I arrived back on Friday afternoon with yes, 36 hours to restock the fridge (after all, number 3 "There's never anything to eat!" is currently in residence) and attend a jolly nice engagement party for Thomas and Julia who are getting married in New Zealand next year. A lovely afternoon party with perhaps (since I needed a sleep when I got home) one glass of wine too many.
Then having been briefed on the important cat-sitting job I have this week for Skip and Mrs Broccoli, it was off down the A1 to Peterborough to our evening with Sir Elt. I have to confess here that Sir Elt and I have spent time together on two earlier occasions, at both of which I can confidently say Sir Elt will have no memory of me (of course) but I do of him.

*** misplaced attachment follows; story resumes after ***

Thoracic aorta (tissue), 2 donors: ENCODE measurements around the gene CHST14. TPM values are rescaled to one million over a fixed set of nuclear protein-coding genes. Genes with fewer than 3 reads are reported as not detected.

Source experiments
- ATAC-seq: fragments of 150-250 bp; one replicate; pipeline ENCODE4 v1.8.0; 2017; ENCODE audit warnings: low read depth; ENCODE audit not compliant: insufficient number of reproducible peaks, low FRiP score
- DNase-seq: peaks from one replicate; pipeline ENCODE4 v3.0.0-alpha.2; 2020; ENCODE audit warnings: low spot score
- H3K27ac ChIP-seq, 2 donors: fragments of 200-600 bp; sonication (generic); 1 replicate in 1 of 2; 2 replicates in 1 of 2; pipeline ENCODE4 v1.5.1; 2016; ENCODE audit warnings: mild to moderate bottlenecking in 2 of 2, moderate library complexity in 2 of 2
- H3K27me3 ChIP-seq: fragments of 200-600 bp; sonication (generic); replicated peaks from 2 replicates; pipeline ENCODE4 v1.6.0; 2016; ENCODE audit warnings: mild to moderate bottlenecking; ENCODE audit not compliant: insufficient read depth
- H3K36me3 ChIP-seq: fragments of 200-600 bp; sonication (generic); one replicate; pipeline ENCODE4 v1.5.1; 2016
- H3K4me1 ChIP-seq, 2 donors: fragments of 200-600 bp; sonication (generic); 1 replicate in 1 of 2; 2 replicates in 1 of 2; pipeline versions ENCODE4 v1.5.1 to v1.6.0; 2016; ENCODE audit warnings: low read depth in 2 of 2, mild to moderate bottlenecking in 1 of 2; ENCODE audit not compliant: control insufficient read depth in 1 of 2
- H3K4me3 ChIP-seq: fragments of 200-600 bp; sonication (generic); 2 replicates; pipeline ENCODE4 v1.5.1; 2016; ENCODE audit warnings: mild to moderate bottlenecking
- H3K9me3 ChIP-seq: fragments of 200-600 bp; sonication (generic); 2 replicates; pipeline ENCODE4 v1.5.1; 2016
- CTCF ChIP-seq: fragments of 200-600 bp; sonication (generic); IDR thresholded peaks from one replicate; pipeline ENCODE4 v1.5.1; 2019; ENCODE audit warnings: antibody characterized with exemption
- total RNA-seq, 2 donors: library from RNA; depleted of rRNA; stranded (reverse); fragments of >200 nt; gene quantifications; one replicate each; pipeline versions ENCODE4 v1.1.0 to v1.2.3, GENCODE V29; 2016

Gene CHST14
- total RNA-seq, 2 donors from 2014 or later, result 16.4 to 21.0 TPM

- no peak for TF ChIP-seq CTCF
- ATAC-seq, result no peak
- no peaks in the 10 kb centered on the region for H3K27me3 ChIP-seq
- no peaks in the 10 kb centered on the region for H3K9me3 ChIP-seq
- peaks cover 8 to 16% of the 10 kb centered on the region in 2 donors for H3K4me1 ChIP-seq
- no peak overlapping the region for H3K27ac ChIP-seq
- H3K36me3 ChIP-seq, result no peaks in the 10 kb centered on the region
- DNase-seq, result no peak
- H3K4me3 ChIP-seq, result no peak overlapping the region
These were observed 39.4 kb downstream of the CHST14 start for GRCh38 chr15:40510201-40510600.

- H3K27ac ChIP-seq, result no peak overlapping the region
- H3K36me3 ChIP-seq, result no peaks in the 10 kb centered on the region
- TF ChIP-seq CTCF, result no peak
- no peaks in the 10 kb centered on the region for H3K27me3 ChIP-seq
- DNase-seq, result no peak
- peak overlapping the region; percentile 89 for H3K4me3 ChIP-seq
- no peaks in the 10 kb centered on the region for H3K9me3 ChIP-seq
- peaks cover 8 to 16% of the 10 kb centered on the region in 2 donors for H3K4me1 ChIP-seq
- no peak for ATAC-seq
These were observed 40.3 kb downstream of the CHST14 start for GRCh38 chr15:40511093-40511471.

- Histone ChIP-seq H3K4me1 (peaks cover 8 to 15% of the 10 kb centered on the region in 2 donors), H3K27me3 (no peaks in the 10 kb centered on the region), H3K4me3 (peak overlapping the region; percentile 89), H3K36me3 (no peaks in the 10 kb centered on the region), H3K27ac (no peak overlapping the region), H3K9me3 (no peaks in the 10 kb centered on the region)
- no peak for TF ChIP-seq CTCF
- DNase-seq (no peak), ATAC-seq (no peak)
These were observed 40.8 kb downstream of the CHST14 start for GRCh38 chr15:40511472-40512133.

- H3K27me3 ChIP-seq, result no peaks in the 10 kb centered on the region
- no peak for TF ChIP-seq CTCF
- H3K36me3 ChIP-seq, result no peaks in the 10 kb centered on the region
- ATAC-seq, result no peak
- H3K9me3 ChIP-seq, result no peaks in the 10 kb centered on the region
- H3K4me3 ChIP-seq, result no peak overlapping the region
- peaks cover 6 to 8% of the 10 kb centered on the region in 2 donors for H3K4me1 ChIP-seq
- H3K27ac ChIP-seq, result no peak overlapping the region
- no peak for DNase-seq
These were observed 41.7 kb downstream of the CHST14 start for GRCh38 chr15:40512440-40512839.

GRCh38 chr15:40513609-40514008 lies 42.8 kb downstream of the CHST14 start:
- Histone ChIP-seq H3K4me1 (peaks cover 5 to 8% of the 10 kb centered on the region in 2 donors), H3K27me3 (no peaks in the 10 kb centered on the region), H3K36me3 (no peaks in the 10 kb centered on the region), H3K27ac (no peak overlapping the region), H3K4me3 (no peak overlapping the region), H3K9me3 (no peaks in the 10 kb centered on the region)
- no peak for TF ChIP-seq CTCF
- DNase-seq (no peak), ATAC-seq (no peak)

In June 1975 I went to the Wembley Pop Concert. It was epic. The line-up included Chaka Khan, Joe Walsh, the Eagles and the Beach Boys with the big headline act being Sir (then Mr) Elt. It was one of those balmy hot summer days of my teens, in London with my friends and no parental control whatsoever (and that's enough information!) when we packed into the old Wembley Stadium and listened to great band after great band. The Eagles who were my go-to choice of American Rock at the time - and now - played hit after hit, the soundtrack of the teenage me. Then the Beach Boys - an absolutely legend even then - rolled through their years of hits with everyone on their feet singing every word. Standing ovation, and then we waited for the headline act, Elt.